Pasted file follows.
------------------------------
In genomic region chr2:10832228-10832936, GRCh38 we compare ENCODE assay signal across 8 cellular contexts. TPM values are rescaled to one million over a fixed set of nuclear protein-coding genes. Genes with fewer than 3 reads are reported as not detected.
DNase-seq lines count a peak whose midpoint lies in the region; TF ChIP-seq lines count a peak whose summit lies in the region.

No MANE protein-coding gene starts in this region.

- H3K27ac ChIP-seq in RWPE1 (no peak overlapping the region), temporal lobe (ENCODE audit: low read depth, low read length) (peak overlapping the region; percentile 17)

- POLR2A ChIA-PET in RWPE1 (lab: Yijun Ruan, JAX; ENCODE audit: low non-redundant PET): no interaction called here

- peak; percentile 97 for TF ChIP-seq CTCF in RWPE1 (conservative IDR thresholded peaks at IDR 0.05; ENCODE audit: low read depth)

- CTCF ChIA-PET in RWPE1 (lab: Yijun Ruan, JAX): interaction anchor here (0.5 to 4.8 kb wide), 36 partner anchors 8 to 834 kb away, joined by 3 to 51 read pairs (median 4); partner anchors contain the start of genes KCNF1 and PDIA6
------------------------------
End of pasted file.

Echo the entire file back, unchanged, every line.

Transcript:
In genomic region chr2:10832228-10832936, GRCh38 we compare ENCODE assay signal across 8 cellular contexts. TPM values are rescaled to one million over a fixed set of nuclear protein-coding genes. Genes with fewer than 3 reads are reported as not detected.
DNase-seq lines count a peak whose midpoint lies in the region; TF ChIP-seq lines count a peak whose summit lies in the region.

No MANE protein-coding gene starts in this region.

- H3K27ac ChIP-seq in RWPE1 (no peak overlapping the region), temporal lobe (ENCODE audit: low read depth, low read length) (peak overlapping the region; percentile 17)

- POLR2A ChIA-PET in RWPE1 (lab: Yijun Ruan, JAX; ENCODE audit: low non-redundant PET): no interaction called here

- peak; percentile 97 for TF ChIP-seq CTCF in RWPE1 (conservative IDR thresholded peaks at IDR 0.05; ENCODE audit: low read depth)

- CTCF ChIA-PET in RWPE1 (lab: Yijun Ruan, JAX): interaction anchor here (0.5 to 4.8 kb wide), 36 partner anchors 8 to 834 kb away, joined by 3 to 51 read pairs (median 4); partner anchors contain the start of genes KCNF1 and PDIA6